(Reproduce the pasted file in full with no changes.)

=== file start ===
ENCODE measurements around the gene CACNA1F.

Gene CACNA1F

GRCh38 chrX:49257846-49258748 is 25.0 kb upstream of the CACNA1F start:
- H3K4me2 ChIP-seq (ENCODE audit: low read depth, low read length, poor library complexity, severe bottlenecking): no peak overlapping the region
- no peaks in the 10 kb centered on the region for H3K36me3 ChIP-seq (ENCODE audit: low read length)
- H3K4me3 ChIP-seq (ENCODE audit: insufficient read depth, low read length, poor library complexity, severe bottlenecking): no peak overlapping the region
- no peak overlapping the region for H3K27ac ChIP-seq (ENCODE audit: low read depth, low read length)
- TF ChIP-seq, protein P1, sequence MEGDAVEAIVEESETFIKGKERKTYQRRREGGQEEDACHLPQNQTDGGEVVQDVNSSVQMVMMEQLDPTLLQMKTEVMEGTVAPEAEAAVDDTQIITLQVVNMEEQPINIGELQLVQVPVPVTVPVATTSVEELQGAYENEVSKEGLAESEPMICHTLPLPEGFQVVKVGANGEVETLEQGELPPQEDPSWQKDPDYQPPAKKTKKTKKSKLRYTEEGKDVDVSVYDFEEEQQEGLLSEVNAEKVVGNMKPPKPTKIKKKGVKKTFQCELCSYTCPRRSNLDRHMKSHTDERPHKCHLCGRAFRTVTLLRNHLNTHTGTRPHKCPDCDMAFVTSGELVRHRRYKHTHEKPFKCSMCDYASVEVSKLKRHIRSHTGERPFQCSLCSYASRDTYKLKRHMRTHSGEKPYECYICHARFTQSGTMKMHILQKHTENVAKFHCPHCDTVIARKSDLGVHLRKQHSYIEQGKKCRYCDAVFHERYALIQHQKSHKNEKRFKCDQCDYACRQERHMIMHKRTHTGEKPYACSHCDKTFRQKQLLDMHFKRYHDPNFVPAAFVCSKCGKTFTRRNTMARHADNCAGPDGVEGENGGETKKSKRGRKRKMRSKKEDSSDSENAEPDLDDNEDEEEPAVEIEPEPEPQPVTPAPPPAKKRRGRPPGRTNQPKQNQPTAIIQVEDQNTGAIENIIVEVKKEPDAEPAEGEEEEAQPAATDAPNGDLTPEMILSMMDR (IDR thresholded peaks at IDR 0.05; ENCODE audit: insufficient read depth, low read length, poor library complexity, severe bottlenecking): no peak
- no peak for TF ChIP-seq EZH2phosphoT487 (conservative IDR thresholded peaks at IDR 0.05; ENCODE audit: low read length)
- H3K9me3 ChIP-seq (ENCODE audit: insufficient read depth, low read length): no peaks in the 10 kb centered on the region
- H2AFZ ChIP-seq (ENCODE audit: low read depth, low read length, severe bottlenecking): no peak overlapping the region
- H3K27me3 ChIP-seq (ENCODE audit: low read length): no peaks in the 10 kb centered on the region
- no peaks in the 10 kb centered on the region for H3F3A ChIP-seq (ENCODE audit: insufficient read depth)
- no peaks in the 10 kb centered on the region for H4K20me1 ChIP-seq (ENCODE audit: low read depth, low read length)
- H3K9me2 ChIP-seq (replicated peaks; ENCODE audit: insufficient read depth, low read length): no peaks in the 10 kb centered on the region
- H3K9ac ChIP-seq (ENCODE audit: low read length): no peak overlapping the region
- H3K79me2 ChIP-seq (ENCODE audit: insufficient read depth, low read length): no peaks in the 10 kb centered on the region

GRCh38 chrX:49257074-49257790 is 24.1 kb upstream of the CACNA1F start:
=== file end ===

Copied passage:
ENCODE measurements around the gene CACNA1F.

Gene CACNA1F

GRCh38 chrX:49257846-49258748 is 25.0 kb upstream of the CACNA1F start:
- H3K4me2 ChIP-seq (ENCODE audit: low read depth, low read length, poor library complexity, severe bottlenecking): no peak overlapping the region
- no peaks in the 10 kb centered on the region for H3K36me3 ChIP-seq (ENCODE audit: low read length)
- H3K4me3 ChIP-seq (ENCODE audit: insufficient read depth, low read length, poor library complexity, severe bottlenecking): no peak overlapping the region
- no peak overlapping the region for H3K27ac ChIP-seq (ENCODE audit: low read depth, low read length)
- TF ChIP-seq, protein P1, sequence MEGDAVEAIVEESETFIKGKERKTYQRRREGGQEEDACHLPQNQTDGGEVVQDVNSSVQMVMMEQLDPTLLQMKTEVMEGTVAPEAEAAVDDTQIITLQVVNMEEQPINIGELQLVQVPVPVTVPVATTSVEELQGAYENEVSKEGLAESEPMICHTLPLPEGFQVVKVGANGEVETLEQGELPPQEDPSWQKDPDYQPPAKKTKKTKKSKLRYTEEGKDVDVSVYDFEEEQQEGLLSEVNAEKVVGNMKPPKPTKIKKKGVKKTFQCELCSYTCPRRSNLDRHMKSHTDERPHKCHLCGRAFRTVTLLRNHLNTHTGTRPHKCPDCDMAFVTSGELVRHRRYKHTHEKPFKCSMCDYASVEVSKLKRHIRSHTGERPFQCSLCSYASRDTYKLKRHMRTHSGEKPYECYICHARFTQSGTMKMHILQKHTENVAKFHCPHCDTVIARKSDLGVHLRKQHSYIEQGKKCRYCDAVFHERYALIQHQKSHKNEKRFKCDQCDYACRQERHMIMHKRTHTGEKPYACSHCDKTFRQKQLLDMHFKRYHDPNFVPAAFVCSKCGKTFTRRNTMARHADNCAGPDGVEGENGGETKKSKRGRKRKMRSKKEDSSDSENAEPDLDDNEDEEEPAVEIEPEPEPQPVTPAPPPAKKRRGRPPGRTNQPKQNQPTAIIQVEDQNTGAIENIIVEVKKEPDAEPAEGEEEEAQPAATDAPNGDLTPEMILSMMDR (IDR thresholded peaks at IDR 0.05; ENCODE audit: insufficient read depth, low read length, poor library complexity, severe bottlenecking): no peak
- no peak for TF ChIP-seq EZH2phosphoT487 (conservative IDR thresholded peaks at IDR 0.05; ENCODE audit: low read length)
- H3K9me3 ChIP-seq (ENCODE audit: insufficient read depth, low read length): no peaks in the 10 kb centered on the region
- H2AFZ ChIP-seq (ENCODE audit: low read depth, low read length, severe bottlenecking): no peak overlapping the region
- H3K27me3 ChIP-seq (ENCODE audit: low read length): no peaks in the 10 kb centered on the region
- no peaks in the 10 kb centered on the region for H3F3A ChIP-seq (ENCODE audit: insufficient read depth)
- no peaks in the 10 kb centered on the region for H4K20me1 ChIP-seq (ENCODE audit: low read depth, low read length)
- H3K9me2 ChIP-seq (replicated peaks; ENCODE audit: insufficient read depth, low read length): no peaks in the 10 kb centered on the region
- H3K9ac ChIP-seq (ENCODE audit: low read length): no peak overlapping the region
- H3K79me2 ChIP-seq (ENCODE audit: insufficient read depth, low read length): no peaks in the 10 kb centered on the region

GRCh38 chrX:49257074-49257790 is 24.1 kb upstream of the CACNA1F start: